About Employment and Labor


The U.S. Department of Labor (DOL) administers and enforces more than 180 federal laws which affect around 150 million US workers at over 10 million workplaces.

Labor laws are designed to help protect employees and contractors from being exploited by employers, apply for compensation & ensure benefit security, amongst other things.

Following is a brief summary of the USA’s major labor laws. For authoritative information and references to fuller descriptions of these laws, you can either consult the statutes and regulations themselves or get in touch with a qualified US labor & employment lawyer or law firm.

Wages and Hours

The Fair Labor Standards Act sets standards for wages and overtime pay, which affect most private and public employment in the US. The act is administered by the Wage & Hour Division and requires employers to pay covered employees who are not otherwise exempt at least the federal minimum wage and overtime pay of one-and-one-half-times the regular rate of pay.

For nonagricultural operations, it restricts the hours that children under age 16 can work and forbids the employment of children under age 18 in certain jobs deemed too dangerous. For agricultural operations, it prohibits the employment of children under age 16 during school hours and in certain jobs deemed too dangerous.

Workplace Safety and Health

The Occupational Safety & Health (OSH) Act is administered by the The Occupational Safety & Health Administration (OSHA)
Safety and health conditions in most private industries are regulated by OSHA or OSHA-approved state programs, which also cover public sector employers. Employers covered by the OSH Act must comply with OSHA’s regulations and safety and health standards.

Employers also have a general duty under the OSH Act to provide their employees with work and a workplace free from recognized, serious hazards. OSHA is allowed to enforce the law through workplace inspections and investigations. Compliance assistance and other cooperative programs are also available.

Workers’ Compensation

The U.S. Department of Labor’s Office of Workers’ Compensation Programs does not have a role in the administration or oversight of state workers’ compensation programs. If you have worked for a private company or a state government, you should contact the workers compensation program for the state in which you lived or worked to discuss your compensation issue, there are also many specialist law firms and lawyers who can manage state matters for claimants.

Federally there are various USA acts that cover workers compensation for specific industry sectors

The Longshore & Harbour Workers’ Compensation Act administered by The Office of Workers Compensation Programs (OWCP)

The Energy Employees Occupational Illness Compensation Program provides a lump-sum payment of $150,000 and prospective medical benefits to employees (or their survivors) of the Department of Energy and its contractors and subcontractors as a result of cancer caused by exposure to radiation, or certain illnesses caused by exposure to beryllium or silica incurred in the performance of duty

The Federal Employees Compensation Act (FECA)

The Federal Employees Compensation Act (FECA)establishes a comprehensive and exclusive workers’ compensation program which pays compensation for the disability or death of a federal employee resulting from personal injury sustained while in the performance of duty.

The Black Lungs Benefits Act

The Black Lungs Benefits Act provides monthly cash payments and medical benefits to coal miners totally disabled from pneumoconiosis (“black lung disease”) arising from their employment in the nation’s coal mines. The statute also provides monthly benefits to a deceased miner’s survivors if the miner’s death was due to black lung disease.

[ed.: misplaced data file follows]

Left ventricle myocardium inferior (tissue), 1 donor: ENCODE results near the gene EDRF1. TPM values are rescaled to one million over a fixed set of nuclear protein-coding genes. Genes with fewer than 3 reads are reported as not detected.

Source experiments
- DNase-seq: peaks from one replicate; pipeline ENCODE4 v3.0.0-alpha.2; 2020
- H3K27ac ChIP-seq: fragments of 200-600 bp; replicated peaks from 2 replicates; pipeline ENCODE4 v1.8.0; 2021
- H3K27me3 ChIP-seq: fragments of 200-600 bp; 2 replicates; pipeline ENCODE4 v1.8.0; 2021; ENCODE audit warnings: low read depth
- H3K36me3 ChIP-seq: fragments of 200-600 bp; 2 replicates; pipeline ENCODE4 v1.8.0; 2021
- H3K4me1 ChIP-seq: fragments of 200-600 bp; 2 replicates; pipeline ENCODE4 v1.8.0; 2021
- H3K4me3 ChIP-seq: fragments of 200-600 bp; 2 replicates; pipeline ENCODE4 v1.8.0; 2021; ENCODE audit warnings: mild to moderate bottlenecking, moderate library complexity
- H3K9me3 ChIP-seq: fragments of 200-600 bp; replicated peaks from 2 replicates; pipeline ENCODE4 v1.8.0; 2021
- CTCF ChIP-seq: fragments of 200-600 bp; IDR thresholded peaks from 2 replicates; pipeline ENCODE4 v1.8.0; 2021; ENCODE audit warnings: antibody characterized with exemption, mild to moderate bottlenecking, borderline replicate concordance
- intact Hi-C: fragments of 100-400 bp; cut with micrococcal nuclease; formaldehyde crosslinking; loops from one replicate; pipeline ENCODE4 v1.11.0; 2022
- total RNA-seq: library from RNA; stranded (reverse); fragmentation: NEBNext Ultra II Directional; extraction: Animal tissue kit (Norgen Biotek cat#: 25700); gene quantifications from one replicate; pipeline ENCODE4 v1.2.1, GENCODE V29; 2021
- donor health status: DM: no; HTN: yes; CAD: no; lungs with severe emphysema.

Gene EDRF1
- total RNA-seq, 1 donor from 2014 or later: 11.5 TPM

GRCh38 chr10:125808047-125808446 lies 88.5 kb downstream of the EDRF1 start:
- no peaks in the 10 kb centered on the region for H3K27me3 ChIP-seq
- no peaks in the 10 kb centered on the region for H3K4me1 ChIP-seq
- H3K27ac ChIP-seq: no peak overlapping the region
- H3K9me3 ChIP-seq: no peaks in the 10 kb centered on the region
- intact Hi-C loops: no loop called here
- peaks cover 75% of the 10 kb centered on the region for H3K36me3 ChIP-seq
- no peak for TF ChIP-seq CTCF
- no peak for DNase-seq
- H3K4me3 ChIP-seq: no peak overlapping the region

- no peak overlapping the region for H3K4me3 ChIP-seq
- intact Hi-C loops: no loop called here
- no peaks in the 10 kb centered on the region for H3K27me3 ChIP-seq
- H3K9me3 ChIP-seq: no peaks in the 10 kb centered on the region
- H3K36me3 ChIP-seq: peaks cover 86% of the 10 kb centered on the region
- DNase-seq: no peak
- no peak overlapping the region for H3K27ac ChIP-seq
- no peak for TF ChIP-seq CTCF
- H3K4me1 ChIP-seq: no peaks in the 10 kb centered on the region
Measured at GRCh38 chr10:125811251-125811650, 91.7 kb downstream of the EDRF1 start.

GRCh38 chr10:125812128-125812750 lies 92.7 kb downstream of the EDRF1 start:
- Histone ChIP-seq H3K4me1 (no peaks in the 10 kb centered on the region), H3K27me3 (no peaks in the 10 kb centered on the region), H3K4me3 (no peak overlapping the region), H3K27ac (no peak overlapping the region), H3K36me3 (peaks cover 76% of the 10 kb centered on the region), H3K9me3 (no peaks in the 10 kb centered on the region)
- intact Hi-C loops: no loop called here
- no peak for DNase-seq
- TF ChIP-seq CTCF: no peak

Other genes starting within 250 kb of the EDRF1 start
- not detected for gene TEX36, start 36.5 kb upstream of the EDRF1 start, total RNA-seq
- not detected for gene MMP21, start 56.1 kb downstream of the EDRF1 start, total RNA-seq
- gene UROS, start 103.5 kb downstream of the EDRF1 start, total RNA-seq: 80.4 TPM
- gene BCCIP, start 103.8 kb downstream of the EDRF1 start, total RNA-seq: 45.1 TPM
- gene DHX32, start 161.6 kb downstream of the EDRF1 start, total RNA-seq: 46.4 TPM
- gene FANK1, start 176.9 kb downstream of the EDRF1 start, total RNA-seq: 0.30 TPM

Employee Benefit Security

The Employee Retirement Income Security Act (ERISA) regulates employers who offer pension or welfare benefit plans for their employees.

Title I of ERISA is administered by the Employment Benefits Security Administration (EBSA) and imposes a wide range of financial, disclosure and reporting requirements on fiduciaries of pension and welfare benefit plans.

These provisions preempt many similar state laws. Under Title IV, certain employers and plan administrators must fund an insurance system to protect certain kinds of retirement benefits, with premiums paid to the federal government.

EBSA also administers reporting requirements for continuation of health-care provisions,

Unions and their Members

The Labor-Management Reporting & Disclosure Act of 1959 (the Landrum-Griffin Act) deals with the relationship between a union and its members. It protects union funds and promotes union democracy by requiring labor organizations to file annual financial reports, by requiring union officials, employers, and labor consultants to file reports regarding certain labor relations practices, and by establishing standards for the election of union officers.

Employee Protection

Most labor and public safety laws and many environmental laws ensure whistleblower protections for employees who complain about violations of the law by their employers.

Remedies can include job reinstatement and payment of back wages. OSHA enforces the whistleblower protections in most laws.
Examples would be the Uniformed Services Employment & Reemployment Rights Act which allows for certain individuals who have served in the armed forces to have the right to reemployment with the employer they were with when they entered service and the Employee Polygraph Protection Act which bars most employers from using lie detectors on employees.

Garnishment of Wages

Garnishment of employee wages by employers is regulated under the Consumer Credit Protection Act administered by the Wage & Hour Division.

Family and Medical Leave Act

Also administered by the Wage & Hour Division , the Family and Medical Leave Act (FMLA) requires employers of 50 or more employees to give up to 12 weeks of unpaid, job-protected leave to eligible employees for the birth or adoption of a child or for the serious illness of the employee or a spouse, child or parent.

Veterans’ Preference

Veterans and other eligible persons have special employment rights with the federal government. They are provided preference in initial hiring and protection in reductions in force.

Government Contracts, Grants, or Financial Aid

  • Recipients of government contracts, grants or financial aid are subject to wage, hour, benefits, and safety and health standards under:
    The Davis Bacon Act which requires payment of prevailing wages and benefits to employees of contractors engaged in federal government construction projects;